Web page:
This is a write-up of my solution to the Microcorruption CTF challenge “Whitehorse” (LOCKIT PRO r c.01).
I found this challenge to be relatively straightforward and easy to solve. Let’s check out what the program is doing.
After the call to main() and then login(), we see a new function named conditional_unlock_door() is being called. After this call returns and if r15 is not 0x0, the message “Access granted” is printed and we return out of the function.
Let’s try some input and examine the state of the memory.
Our input AAAAAAAAAA is placed onto the stack. Following the password buffer, we can see the return address to 0x443c for when we return out of login().
After returning from getsn(), the stack pointer address sp is moved into register r15 and the program calls conditional_unlock_door().
The code will move some values around in the registers, and call the interrupt with code 0x7e (?) and before returning, will execute the instruction mov.b -0x4(r4), r15 which will move a null byte from before our password buffer into r15. Because of this, the tst r15 instruction in login() will fail.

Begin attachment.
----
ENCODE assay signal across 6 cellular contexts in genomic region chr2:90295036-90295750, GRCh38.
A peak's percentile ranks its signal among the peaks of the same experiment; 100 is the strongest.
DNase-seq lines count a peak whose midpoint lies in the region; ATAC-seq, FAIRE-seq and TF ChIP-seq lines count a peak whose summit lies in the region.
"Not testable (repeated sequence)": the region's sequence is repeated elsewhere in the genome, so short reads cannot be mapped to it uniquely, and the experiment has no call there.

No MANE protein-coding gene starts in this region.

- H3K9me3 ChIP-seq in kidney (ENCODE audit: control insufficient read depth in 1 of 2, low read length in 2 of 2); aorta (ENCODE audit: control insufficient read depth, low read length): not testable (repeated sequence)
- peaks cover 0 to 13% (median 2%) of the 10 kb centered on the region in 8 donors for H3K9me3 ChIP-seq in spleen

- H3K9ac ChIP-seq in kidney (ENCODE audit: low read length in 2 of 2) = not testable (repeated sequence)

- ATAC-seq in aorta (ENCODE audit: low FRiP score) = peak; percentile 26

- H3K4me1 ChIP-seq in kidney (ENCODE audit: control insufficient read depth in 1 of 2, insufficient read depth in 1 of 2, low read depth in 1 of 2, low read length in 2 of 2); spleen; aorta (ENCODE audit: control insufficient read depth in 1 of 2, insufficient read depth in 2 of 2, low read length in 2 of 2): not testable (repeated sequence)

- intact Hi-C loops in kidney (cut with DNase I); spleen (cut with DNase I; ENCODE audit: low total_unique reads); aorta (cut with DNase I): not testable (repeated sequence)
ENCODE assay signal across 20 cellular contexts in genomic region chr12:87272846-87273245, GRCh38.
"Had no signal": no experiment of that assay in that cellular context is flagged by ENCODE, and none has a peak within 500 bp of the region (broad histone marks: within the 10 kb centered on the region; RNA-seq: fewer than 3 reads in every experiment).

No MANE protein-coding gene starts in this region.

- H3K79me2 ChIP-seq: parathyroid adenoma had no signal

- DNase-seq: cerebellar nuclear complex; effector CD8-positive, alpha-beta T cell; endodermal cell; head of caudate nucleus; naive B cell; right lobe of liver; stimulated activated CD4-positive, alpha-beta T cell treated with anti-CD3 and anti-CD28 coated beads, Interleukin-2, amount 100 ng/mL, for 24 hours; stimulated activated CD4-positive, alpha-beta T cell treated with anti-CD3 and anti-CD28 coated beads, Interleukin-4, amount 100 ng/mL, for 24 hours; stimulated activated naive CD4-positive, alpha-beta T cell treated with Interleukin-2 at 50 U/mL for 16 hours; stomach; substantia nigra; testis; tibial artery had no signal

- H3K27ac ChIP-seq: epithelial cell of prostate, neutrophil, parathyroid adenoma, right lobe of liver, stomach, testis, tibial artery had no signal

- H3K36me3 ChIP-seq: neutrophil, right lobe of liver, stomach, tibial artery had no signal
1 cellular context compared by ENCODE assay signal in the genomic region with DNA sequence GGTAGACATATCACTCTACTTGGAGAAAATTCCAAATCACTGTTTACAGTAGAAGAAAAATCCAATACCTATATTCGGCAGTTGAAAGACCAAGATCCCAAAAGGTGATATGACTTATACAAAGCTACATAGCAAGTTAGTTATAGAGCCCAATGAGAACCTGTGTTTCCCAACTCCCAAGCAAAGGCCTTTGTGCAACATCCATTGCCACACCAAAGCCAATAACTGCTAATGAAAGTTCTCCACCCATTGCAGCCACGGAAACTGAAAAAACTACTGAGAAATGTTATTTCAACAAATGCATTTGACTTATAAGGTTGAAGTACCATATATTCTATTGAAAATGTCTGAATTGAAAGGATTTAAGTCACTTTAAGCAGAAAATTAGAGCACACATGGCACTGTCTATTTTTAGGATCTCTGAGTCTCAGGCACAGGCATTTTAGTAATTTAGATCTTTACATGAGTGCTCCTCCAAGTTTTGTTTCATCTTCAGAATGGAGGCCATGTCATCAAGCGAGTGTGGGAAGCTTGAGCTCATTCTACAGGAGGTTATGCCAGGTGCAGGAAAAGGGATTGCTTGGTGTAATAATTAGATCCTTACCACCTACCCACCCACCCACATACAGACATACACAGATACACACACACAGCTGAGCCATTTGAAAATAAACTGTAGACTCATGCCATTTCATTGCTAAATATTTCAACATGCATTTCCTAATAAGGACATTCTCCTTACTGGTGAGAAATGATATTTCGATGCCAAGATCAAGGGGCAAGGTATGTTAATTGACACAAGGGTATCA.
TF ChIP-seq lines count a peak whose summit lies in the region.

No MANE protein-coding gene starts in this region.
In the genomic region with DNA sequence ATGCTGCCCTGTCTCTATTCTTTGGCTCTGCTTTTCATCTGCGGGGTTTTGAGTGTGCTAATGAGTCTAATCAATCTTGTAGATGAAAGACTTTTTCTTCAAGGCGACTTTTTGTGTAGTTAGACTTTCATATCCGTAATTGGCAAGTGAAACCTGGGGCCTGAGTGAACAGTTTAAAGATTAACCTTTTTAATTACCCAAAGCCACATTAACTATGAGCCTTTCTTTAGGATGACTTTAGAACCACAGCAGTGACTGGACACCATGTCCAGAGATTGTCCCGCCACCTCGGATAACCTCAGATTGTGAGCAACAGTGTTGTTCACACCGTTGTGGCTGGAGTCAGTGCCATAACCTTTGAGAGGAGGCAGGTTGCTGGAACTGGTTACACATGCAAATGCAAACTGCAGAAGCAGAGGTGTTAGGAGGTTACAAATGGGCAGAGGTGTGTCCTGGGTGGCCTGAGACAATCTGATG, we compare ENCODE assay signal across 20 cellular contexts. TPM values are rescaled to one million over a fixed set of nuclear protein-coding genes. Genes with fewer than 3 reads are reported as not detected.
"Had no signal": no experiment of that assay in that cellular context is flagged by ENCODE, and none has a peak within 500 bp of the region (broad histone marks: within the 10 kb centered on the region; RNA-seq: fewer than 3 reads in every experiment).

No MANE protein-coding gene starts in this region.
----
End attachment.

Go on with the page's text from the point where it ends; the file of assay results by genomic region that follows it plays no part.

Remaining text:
Two things to note. First, we should be able to overwrite the return address 0x443c. Second, conditional_unlock_door() (the way it’s coded) will actually never unlock the door. From the previous challenges, we learned that the code to the interrupt was 0x7f.
However, conditional_unlock_door() uses the code 0x7e, which doesn’t actually unlock the door. Bummer.
But… what if we injected the instructions to the old unlock_door() onto the stack (via our password buffer) and returned execution to it? After all, it’s only 12 bytes long and should fit in the buffer with room to spare before we reach the return address. Let’s whip up our new payload, making sure we fix the address of the call to INT() give it a shot…